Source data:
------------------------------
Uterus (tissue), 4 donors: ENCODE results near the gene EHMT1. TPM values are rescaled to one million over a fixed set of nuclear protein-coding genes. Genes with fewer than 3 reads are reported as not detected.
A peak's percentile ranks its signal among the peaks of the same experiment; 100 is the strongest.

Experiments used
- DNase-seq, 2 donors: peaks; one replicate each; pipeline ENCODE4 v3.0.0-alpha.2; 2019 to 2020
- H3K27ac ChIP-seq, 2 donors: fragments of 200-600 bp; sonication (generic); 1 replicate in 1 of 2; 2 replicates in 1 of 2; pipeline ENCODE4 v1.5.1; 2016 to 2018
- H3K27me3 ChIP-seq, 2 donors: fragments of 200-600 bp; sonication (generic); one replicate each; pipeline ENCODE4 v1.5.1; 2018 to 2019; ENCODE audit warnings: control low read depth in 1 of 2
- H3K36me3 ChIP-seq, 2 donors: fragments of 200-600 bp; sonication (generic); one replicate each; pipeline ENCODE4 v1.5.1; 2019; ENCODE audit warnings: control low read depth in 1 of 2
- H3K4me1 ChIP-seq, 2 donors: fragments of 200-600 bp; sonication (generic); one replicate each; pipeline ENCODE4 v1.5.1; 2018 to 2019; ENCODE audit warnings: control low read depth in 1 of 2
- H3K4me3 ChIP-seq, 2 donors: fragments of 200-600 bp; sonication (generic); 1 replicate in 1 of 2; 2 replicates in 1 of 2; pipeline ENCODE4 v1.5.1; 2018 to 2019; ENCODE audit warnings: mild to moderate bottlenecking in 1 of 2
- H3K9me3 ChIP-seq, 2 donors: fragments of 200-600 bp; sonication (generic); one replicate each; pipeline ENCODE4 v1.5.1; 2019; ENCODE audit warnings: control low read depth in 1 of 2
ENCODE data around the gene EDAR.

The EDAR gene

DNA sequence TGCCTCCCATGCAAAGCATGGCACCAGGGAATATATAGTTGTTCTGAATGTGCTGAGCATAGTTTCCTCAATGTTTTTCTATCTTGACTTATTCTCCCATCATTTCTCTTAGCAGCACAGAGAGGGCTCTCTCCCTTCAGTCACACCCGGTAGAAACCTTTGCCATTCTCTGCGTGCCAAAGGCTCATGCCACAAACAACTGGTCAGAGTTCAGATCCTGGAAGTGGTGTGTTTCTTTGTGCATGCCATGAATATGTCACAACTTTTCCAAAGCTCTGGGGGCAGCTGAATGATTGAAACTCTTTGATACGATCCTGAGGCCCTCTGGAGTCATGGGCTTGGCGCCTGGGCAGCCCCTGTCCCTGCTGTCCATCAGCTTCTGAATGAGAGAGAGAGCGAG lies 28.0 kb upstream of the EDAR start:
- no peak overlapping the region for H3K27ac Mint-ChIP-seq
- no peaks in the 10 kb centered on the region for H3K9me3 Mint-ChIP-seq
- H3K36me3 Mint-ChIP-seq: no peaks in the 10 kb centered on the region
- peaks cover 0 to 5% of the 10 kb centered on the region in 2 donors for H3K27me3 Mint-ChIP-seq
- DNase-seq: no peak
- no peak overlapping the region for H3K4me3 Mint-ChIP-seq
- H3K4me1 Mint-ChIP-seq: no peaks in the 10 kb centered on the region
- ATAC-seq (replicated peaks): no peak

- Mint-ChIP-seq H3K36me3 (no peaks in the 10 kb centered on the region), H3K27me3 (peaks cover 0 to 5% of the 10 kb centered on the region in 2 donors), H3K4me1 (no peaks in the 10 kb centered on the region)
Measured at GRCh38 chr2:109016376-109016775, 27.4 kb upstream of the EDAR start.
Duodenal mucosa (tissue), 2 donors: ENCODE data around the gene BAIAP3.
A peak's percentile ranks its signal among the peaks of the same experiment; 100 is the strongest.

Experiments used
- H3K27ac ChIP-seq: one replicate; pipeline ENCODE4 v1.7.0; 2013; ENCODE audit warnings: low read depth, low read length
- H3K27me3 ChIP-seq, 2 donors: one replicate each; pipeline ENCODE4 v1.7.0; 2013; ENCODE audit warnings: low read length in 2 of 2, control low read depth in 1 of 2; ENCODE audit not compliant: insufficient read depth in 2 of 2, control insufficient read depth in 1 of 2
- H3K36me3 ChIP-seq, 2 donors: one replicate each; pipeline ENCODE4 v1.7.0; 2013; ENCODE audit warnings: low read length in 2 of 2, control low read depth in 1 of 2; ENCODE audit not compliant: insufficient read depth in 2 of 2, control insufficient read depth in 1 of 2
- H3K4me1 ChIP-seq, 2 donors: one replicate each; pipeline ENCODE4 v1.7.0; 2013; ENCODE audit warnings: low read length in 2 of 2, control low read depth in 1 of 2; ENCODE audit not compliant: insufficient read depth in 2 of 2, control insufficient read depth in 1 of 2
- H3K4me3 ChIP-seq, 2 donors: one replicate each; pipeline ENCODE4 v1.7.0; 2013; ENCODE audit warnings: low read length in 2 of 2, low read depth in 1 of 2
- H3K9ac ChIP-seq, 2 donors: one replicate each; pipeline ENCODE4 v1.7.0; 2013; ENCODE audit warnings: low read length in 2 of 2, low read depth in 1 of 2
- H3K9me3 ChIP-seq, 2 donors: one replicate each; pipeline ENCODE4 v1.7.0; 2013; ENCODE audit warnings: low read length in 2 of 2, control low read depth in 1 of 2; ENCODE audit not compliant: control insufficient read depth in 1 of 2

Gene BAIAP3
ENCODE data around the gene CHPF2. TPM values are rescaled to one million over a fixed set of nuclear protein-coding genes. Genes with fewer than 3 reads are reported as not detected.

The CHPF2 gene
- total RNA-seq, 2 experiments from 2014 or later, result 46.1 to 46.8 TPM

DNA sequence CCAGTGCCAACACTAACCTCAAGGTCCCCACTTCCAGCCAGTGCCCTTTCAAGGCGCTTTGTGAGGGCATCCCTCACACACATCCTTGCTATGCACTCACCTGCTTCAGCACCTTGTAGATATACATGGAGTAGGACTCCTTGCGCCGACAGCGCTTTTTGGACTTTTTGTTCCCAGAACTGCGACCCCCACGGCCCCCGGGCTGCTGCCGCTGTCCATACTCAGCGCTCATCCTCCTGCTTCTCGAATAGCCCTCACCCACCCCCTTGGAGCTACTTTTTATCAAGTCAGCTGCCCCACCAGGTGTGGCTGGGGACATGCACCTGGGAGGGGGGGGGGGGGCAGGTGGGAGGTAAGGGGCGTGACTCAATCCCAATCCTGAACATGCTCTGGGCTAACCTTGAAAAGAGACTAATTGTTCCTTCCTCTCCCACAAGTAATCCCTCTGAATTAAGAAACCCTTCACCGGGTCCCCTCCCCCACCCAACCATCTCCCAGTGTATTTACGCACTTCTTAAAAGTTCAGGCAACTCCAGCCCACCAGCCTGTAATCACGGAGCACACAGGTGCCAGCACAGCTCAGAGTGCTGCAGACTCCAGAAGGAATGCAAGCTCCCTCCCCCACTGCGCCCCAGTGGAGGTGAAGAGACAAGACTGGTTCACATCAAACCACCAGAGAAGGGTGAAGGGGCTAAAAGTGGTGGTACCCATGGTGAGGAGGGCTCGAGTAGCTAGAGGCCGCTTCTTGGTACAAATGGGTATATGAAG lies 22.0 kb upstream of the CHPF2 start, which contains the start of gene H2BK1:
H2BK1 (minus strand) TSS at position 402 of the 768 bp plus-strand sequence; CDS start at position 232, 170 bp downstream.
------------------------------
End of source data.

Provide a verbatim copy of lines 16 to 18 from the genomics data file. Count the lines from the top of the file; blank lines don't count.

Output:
- H3K36me3 Mint-ChIP-seq: no peaks in the 10 kb centered on the region
- peaks cover 0 to 5% of the 10 kb centered on the region in 2 donors for H3K27me3 Mint-ChIP-seq
- DNase-seq: no peak